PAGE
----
2. Value and retain our workforce. The plan expects NHS Trusts to improve the experience of NHS staff in several ways, e.g. by reducing workforce inequalities, by creating an anti-racist workplace, and by offering a preceptorship programme to every newly registered midwife. NHS England will fund retention midwives during 2023/24, and will undertake various other actions, including appointing a national clinical director for neonatal services and a national neonatal nurse lead.

3. Invest in skills. The aims within these objective are that all staff are deployed to roles where they can develop and are empowered to deliver high quality care, all staff have regular training, and training should be multidisciplinary wherever practical.

Developing and sustaining a culture of safety, learning and support

There are a wide range of objectives set out under this theme, under the headings of “developing a positive safety culture”, “learning and improving” and “support and oversight”.  The report confirms the responsibility of NHS Trusts to adopt duty of candour principles and describes the ways in which success in relation to this theme will be determined, i.e.:

  • By listening to the people who use and work in frontline services.
  • By measuring outcomes using the NHS Staff Survey, the Education and Training Survey, and the GMC National Training Survey.

The report gives a case study from the Chelsea and Westminster Hospital NHS Foundation Trust, which developed a one stop obstetric ambulatory service in response to common themes in complaints that the Trust had received, including delays in receiving care and long waits for obstetric or scan reviews.  The one stop obstetric ambulatory service involves a multidisciplinary approach, with consultants, midwives, maternity support workers and receptionists working together to reduce the waiting times that were a cause of concern for patients.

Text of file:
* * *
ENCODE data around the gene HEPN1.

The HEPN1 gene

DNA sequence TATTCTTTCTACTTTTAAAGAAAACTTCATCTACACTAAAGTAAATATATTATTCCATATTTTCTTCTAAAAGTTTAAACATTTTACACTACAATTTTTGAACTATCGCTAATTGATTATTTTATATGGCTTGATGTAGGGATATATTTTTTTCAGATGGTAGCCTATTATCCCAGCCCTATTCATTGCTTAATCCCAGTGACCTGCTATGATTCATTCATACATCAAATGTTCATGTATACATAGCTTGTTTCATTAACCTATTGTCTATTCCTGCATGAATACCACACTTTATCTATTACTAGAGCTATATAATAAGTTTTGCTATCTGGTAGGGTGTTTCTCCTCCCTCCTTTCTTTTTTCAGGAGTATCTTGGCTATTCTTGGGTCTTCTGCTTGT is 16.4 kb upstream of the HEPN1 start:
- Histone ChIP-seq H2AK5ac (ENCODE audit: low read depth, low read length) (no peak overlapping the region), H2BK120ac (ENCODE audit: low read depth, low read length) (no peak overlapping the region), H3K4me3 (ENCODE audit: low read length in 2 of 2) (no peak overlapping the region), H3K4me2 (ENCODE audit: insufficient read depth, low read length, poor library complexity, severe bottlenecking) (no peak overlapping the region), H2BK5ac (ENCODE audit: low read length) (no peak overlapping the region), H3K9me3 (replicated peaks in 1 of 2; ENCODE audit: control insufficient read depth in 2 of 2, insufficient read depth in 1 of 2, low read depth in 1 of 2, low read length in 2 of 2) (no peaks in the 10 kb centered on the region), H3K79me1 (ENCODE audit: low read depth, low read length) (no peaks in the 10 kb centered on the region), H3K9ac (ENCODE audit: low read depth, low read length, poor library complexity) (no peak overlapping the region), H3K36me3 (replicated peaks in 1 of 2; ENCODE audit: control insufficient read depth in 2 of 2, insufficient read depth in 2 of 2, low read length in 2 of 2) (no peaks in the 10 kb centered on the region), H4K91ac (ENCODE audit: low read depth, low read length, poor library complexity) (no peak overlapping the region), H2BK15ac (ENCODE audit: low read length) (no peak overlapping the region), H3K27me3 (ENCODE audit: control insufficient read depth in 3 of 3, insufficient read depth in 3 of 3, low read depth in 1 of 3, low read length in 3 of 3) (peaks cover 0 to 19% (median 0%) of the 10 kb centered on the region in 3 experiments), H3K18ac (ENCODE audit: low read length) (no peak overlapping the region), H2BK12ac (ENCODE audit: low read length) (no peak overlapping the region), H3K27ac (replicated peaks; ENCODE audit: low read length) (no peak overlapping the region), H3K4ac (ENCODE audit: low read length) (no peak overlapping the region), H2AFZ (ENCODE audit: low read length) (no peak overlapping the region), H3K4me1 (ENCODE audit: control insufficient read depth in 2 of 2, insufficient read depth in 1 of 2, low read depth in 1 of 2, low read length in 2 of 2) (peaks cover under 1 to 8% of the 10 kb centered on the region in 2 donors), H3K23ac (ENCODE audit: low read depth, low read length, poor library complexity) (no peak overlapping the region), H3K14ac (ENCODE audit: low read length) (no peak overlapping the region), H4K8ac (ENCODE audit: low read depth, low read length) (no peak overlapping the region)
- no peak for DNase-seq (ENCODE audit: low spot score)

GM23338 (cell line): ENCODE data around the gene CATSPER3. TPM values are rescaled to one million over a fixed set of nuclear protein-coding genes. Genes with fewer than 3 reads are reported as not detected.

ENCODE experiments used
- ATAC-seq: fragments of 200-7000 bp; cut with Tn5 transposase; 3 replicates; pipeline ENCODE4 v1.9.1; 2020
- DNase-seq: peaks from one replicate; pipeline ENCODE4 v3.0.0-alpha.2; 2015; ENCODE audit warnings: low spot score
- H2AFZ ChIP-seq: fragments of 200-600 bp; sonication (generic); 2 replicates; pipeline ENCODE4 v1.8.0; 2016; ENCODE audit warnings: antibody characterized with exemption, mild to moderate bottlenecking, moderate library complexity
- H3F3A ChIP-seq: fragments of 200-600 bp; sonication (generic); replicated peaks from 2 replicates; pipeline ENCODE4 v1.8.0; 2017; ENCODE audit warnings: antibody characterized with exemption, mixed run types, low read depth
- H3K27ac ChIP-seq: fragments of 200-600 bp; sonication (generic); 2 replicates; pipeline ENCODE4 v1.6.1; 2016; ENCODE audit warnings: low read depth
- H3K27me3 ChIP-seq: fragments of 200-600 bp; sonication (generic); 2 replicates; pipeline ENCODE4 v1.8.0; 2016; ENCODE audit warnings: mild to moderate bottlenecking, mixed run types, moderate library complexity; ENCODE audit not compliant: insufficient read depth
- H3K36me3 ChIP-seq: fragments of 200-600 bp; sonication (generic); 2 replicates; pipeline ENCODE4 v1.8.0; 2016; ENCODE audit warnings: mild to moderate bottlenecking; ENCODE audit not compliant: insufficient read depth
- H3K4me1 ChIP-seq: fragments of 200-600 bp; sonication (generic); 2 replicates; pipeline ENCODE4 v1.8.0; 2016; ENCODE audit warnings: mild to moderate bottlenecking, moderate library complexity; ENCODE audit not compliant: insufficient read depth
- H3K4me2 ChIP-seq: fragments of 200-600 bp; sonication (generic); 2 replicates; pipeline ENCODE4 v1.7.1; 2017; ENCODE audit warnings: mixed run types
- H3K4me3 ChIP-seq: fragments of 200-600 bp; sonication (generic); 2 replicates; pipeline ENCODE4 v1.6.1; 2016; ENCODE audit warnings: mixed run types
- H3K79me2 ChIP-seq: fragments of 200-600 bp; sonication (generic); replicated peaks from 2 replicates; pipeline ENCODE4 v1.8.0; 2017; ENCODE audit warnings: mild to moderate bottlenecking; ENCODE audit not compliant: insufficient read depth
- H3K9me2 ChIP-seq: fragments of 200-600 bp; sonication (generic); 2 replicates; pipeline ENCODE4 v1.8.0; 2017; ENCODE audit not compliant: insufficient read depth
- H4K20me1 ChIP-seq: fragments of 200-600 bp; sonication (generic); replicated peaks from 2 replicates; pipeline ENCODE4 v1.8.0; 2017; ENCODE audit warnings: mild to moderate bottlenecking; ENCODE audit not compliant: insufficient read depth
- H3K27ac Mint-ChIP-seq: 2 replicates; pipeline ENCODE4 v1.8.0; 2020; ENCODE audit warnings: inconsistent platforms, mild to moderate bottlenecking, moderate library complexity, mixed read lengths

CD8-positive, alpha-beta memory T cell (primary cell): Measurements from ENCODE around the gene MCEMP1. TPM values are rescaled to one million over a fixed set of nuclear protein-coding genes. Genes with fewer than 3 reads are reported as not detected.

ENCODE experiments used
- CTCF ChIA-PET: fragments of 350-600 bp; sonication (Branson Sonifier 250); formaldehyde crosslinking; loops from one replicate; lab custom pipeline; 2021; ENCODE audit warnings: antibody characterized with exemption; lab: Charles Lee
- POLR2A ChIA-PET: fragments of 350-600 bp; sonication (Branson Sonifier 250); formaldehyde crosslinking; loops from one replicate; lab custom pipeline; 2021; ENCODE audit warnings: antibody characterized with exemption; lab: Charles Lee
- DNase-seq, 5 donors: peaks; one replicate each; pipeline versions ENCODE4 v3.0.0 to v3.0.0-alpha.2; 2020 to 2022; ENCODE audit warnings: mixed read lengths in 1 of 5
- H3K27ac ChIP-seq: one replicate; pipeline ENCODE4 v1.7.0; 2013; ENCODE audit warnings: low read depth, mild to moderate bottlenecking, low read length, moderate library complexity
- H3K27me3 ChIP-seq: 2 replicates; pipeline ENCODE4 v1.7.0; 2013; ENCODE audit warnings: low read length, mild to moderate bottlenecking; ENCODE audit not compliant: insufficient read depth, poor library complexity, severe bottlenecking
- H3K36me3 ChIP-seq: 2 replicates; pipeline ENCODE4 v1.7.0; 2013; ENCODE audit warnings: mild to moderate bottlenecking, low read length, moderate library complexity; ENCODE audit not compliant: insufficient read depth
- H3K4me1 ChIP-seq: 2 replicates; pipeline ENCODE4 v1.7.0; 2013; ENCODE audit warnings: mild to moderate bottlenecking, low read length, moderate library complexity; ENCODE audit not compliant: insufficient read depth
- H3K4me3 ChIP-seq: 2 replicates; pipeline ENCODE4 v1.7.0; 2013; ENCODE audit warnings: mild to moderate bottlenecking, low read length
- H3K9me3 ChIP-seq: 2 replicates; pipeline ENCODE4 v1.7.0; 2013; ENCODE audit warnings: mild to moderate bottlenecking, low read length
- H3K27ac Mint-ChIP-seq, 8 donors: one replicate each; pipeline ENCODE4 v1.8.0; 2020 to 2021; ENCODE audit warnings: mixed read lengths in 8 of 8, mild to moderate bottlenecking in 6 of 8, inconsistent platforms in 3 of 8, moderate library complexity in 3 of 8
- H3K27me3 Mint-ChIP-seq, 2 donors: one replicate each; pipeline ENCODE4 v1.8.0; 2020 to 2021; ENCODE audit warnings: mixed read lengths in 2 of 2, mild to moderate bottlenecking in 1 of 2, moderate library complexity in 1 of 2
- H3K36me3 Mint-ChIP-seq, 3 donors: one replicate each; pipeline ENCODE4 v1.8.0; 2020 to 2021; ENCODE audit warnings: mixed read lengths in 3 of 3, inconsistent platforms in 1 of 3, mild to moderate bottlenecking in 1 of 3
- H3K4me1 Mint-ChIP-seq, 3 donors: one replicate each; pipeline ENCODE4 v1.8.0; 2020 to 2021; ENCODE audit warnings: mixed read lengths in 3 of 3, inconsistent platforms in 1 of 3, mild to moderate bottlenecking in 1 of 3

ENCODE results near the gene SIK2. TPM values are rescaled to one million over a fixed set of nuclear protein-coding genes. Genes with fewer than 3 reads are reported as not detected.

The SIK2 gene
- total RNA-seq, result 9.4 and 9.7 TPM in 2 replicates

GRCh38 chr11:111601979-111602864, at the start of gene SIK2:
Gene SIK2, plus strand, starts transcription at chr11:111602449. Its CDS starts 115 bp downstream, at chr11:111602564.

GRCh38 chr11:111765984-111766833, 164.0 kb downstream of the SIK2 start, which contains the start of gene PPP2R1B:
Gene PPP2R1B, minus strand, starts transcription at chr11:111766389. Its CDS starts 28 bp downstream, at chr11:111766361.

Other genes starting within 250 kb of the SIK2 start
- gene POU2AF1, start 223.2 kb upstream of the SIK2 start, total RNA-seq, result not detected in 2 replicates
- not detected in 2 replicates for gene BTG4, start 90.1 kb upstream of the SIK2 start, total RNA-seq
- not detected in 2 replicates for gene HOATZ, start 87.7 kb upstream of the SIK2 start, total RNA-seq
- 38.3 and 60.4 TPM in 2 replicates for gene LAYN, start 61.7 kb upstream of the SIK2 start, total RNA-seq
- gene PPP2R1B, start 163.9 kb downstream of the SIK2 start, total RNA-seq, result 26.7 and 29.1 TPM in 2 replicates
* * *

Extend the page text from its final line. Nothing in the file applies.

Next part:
Standards and structures that underpin safer, more personalised, and more equitable care

The report acknowledges that it does not seek to introduce new standards for maternity and neonatal teams, but, rather, it aims to ensure that existing best clinical practice, high quality data, and digital tools are consistently implemented.  In relation to best clinical practice, the Saving Babies Lives Care Bundle, the National Maternity Early Warning Score and updated Newborn Early Warning Trigger and Track tools, and NICE guidance are listed as key guidance and tools that should be implemented consistently, while in relation to data, the plan aims for standardised data to be collected consistently, primarily through the Maternity Services Data Set.  It also calls for the national maternity dashboard to be used by Trusts to benchmark services.


This is an important and wide-ranging plan that should undoubtedly address many of the problems in NHS maternity and neonatal services that have been highlighted in recent years.  Importantly, the plan sets out the responsibilities of the various key NHS organisations (i.e. Trusts, ICBs, and NHS England itself) and the ways in which success will be determined against each of the objectives set out in the plan.  This will ensure accountability and hopefully help to drive significant improvement in the care that women and babies receive from the NHS.

A link to the plan can be found here

Please contact Heather Durston-Hillyer or Ciaran Claffey if you wish to discuss this report further. 


Ciaran Claffey

Ciaran Claffey


+44 (0) 1962 705502

Heather Durston-Hillyer

Heather Durston-Hillyer


+44 (0)1962 705513